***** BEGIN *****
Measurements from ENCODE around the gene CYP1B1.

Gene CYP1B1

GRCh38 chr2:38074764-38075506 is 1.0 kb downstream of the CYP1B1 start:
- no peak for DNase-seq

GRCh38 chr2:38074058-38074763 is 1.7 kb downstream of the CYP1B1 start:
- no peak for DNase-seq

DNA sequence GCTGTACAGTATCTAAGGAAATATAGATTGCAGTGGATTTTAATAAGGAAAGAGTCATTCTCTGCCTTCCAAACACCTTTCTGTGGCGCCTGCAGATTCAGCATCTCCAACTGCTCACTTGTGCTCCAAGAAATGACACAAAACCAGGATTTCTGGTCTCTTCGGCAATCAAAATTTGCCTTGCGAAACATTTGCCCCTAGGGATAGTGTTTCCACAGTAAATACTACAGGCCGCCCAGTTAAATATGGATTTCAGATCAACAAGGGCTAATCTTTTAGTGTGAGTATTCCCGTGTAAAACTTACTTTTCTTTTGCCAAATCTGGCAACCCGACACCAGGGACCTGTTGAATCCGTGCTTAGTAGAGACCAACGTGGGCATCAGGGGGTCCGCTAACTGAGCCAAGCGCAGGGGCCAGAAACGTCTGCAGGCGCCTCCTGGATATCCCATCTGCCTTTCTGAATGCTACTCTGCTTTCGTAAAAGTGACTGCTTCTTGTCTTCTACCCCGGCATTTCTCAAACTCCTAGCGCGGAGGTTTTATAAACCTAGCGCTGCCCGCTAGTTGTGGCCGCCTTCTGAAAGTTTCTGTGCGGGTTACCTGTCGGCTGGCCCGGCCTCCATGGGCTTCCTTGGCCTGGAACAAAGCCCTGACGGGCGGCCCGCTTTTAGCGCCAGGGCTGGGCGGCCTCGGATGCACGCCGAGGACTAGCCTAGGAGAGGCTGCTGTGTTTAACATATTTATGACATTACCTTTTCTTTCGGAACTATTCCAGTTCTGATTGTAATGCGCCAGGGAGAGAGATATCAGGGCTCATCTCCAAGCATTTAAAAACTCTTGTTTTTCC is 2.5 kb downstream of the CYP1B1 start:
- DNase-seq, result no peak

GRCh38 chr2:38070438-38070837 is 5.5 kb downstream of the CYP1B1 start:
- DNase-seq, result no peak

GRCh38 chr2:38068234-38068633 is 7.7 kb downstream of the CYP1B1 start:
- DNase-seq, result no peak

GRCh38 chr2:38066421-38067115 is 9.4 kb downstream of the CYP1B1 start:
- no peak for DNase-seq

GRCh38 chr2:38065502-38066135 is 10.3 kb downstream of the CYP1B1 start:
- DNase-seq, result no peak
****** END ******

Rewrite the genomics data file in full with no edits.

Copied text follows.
Measurements from ENCODE around the gene CYP1B1.

Gene CYP1B1

GRCh38 chr2:38074764-38075506 is 1.0 kb downstream of the CYP1B1 start:
- no peak for DNase-seq

GRCh38 chr2:38074058-38074763 is 1.7 kb downstream of the CYP1B1 start:
- no peak for DNase-seq

DNA sequence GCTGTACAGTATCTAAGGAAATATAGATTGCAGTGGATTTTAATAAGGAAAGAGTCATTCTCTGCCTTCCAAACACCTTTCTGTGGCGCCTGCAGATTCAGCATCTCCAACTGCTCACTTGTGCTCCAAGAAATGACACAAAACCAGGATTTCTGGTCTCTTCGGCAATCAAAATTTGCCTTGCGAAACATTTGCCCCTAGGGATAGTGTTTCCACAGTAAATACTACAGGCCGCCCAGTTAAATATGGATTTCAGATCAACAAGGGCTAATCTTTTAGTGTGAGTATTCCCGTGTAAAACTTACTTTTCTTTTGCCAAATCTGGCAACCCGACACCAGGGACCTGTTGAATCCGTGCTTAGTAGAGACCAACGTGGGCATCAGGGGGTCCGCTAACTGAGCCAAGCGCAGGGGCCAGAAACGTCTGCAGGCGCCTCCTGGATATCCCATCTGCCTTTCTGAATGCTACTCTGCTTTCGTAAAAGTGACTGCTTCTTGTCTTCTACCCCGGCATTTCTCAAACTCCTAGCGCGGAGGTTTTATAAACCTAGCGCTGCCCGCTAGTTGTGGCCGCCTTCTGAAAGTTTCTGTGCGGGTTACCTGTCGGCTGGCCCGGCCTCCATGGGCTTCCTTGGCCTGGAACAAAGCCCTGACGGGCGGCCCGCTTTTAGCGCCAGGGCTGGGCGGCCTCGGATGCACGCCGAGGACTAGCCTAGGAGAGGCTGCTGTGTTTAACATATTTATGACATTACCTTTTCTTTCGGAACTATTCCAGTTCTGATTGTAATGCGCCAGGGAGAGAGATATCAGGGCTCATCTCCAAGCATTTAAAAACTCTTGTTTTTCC is 2.5 kb downstream of the CYP1B1 start:
- DNase-seq, result no peak

GRCh38 chr2:38070438-38070837 is 5.5 kb downstream of the CYP1B1 start:
- DNase-seq, result no peak

GRCh38 chr2:38068234-38068633 is 7.7 kb downstream of the CYP1B1 start:
- DNase-seq, result no peak

GRCh38 chr2:38066421-38067115 is 9.4 kb downstream of the CYP1B1 start:
- no peak for DNase-seq

GRCh38 chr2:38065502-38066135 is 10.3 kb downstream of the CYP1B1 start:
- DNase-seq, result no peak